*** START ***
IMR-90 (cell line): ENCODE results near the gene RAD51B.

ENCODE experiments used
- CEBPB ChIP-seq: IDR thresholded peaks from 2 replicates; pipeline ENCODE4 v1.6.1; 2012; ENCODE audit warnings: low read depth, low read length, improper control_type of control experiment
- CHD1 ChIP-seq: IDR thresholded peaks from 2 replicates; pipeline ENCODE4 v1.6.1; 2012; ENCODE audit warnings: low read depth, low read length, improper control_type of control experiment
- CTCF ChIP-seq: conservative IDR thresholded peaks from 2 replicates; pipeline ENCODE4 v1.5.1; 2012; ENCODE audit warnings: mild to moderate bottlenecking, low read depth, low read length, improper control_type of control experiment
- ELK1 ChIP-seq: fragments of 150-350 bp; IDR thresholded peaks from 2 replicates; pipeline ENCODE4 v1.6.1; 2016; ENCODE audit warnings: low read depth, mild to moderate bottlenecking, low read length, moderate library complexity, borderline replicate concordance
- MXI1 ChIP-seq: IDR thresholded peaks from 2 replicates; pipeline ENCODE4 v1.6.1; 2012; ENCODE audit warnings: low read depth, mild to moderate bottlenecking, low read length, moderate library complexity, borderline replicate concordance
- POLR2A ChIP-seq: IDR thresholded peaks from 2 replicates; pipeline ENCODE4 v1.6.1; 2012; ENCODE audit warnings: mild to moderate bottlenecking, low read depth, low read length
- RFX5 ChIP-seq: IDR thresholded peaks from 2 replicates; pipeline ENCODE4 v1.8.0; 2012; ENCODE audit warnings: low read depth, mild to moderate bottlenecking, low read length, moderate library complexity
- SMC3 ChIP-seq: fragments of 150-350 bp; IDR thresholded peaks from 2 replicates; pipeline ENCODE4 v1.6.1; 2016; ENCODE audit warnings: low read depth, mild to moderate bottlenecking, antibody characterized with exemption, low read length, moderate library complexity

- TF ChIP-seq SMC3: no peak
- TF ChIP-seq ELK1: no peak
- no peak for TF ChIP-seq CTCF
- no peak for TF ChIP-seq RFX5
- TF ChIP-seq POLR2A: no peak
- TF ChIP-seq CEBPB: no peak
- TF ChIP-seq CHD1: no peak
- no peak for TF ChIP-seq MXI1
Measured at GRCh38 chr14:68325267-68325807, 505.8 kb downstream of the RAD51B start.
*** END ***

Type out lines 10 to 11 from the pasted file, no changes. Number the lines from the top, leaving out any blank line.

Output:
- SMC3 ChIP-seq: fragments of 150-350 bp; IDR thresholded peaks from 2 replicates; pipeline ENCODE4 v1.6.1; 2016; ENCODE audit warnings: low read depth, mild to moderate bottlenecking, antibody characterized with exemption, low read length, moderate library complexity

- TF ChIP-seq SMC3: no peak